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The Store Door is the publication of the Tenakee Historical Collection, sent quarterly to members of THC. It was started in 2003 by THC president Vicki Wisenbaugh, who continues as its writer and editor.

Drawing by Terry Kennedy, Cougar Productions/. Reproduced with permission.The "Store" is Snyder Mercantile, in continuous operation since 1899. Its glass front door has served as the local bulletin board for town news for over 100 years.  Notices of births, graduations, weddings, potlucks, changes in barge and ferry schedules, all show up taped to the store door.

The Store Door carries articles and pictures of times past in Tenakee and Tenakee Inlet. Old family letters, anecdotes, legends, favorite Tenakee stories, even interviews with long-time residents show up in its pages. To subscribe to The Store Door, join the THC.

The following excerpts are from past issues.

 September 2006
Water Rights (and Wrongs)

Anyone who has spent a winter in Tenakee knows that dreaded time when the domestic water freezes.  Nowadays that means pipes to one’s house have frozen or that the cold spring faucet is frozen, but it used to mean the streams and trickles that served as public water sources along the trail had given way to ice and no longer flowed. Buckets and barrels of water were stashed indoors to prevent freezing and serve the household. Trips to larger creeks to carry drinking water were made with sleds and boats. Everyone had (most still do) ways of conserving fresh water and making a bucket last.

It was January 1921 when the following legal action was taken, and the weather, we can assume, was bitter. It was early evening, a time when dinners were being prepared, when a fresh bucket of water might be needed, when the darkness probably required a light to negotiate trails off the main path.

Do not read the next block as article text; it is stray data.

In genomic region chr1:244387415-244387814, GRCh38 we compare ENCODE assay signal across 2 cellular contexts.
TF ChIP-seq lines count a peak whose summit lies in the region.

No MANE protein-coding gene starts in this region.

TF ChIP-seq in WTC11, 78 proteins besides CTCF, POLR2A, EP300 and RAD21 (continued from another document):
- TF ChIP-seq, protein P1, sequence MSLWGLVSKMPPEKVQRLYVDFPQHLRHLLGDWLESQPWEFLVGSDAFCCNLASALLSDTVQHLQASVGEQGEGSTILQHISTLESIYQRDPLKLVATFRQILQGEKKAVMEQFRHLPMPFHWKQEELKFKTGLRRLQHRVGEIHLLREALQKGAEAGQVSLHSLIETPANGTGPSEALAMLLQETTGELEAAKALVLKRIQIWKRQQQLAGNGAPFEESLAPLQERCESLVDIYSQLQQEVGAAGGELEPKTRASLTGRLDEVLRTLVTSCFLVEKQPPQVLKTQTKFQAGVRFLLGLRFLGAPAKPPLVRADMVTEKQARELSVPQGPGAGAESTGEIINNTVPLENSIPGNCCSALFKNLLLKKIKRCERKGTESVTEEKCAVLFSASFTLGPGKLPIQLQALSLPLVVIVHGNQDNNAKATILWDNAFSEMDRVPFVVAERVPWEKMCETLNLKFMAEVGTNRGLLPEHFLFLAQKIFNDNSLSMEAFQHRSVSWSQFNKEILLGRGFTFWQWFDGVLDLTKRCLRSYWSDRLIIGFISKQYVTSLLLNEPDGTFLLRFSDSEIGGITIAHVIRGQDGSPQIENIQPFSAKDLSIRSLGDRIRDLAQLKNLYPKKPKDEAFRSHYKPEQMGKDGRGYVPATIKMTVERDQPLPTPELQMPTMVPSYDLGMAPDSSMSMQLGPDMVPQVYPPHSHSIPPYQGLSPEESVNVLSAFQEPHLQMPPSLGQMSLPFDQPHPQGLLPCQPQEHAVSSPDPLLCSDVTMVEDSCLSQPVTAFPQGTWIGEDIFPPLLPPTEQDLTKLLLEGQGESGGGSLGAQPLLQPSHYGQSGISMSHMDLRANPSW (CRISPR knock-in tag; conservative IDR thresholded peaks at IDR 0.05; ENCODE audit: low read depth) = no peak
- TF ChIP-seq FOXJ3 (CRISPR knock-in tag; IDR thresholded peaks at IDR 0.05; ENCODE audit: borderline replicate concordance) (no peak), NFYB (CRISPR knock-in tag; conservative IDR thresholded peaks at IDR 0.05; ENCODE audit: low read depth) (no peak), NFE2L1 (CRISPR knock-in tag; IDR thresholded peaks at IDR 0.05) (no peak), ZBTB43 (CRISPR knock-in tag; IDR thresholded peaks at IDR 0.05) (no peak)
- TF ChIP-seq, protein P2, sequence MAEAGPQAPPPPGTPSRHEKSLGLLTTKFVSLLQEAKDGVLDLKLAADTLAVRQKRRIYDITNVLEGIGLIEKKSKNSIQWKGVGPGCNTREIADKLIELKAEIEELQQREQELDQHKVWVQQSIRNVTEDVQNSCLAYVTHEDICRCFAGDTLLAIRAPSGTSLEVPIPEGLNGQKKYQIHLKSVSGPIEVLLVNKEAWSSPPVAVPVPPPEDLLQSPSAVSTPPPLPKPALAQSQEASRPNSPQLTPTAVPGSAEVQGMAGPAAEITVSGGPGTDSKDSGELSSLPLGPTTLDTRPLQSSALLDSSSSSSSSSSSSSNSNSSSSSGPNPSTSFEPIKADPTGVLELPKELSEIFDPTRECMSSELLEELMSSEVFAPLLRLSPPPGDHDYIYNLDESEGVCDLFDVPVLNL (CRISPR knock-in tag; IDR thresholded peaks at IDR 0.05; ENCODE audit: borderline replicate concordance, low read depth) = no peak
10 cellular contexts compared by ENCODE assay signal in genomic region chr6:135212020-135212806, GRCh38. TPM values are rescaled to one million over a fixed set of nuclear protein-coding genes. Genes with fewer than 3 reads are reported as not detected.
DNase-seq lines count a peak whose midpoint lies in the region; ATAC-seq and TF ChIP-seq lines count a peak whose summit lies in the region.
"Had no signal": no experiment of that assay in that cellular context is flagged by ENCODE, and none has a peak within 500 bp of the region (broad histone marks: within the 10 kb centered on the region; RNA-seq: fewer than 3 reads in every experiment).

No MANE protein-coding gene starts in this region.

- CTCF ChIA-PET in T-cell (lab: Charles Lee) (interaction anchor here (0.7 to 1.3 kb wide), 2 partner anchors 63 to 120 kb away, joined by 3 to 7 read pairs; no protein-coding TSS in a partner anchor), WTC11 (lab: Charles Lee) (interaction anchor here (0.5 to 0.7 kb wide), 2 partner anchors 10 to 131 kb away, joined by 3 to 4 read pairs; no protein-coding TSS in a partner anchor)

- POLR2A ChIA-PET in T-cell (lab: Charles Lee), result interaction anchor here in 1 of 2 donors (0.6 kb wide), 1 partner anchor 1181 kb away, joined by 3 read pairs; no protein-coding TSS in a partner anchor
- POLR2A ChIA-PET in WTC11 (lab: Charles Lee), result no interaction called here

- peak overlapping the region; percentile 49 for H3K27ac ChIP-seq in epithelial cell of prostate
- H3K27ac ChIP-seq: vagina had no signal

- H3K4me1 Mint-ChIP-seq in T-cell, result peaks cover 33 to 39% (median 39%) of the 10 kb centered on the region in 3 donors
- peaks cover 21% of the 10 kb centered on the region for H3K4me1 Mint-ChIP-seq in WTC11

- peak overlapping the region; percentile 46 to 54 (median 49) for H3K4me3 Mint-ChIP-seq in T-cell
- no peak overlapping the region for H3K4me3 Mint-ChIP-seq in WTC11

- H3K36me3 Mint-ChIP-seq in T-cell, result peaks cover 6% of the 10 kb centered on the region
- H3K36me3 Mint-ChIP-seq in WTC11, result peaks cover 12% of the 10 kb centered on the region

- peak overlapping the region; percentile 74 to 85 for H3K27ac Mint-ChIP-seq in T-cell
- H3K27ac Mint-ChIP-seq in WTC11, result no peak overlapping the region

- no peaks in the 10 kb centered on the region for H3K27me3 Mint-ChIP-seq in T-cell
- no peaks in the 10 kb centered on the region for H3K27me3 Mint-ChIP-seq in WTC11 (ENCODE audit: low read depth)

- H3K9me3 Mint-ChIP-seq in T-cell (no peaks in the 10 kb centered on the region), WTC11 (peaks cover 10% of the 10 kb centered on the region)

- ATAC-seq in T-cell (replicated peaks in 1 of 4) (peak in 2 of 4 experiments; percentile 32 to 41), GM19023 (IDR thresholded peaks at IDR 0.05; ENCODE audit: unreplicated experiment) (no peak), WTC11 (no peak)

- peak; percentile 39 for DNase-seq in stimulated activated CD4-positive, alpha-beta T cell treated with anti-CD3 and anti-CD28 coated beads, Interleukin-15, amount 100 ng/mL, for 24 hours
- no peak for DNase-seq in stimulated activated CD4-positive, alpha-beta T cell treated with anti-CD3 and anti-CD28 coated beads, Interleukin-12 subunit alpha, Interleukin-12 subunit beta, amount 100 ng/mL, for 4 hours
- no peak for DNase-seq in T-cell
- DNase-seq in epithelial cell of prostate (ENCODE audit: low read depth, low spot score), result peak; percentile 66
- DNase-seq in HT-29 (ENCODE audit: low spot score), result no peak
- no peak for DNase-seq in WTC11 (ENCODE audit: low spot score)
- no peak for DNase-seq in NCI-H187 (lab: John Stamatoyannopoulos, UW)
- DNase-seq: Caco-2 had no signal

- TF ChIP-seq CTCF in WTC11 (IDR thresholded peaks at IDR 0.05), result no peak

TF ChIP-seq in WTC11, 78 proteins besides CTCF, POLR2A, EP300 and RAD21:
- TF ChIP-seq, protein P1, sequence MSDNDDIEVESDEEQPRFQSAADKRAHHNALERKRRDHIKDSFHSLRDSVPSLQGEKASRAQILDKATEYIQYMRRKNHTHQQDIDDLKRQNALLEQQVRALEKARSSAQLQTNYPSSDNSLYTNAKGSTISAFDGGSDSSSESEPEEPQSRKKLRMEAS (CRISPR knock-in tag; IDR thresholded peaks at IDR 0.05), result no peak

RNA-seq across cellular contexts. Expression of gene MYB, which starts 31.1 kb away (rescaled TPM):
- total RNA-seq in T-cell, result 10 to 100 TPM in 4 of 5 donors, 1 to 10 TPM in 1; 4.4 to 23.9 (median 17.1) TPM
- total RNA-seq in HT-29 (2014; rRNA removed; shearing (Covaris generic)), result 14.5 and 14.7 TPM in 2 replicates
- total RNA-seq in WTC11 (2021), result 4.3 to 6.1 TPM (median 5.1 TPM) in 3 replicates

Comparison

John J. Egan was Tenakee’s U.S. Deputy Marshal and the story is told quite clearly in his words. Duly sworn, Deputy Egan reported:

“That on the 3rd day of Jan. 1921, at TENAKEE, Alaska, JOHN HOGEN, committed a DISTURBANCE OF THE PEACE, by being disorderly and using obscene language, committed in the following manner. At 5:00 o’clock PM this date while at the spring which issues from behind one of Hart’s cabins the above named JOHN HOGEN came out of the cabin, put his bucket in ahead of one other person, and attempted thereby to obstruct the water. I told him to take his bucket off, to which he replied with obscene language. I went up to him to prevent obstruction of the water, at which he began to use abusive language, and fight. I placed him under arrest, to which he gave resistance, all the way to the jail.”

What, if anything, does this tell us about free speech and going with the flow in early Tenakee? Maybe just the usual courtesies we were taught as kids—don’t cut in line and watch your mouth!  Vw

January 2004
Interview with Ray Paddock

Store Door: Tell me about your childhood.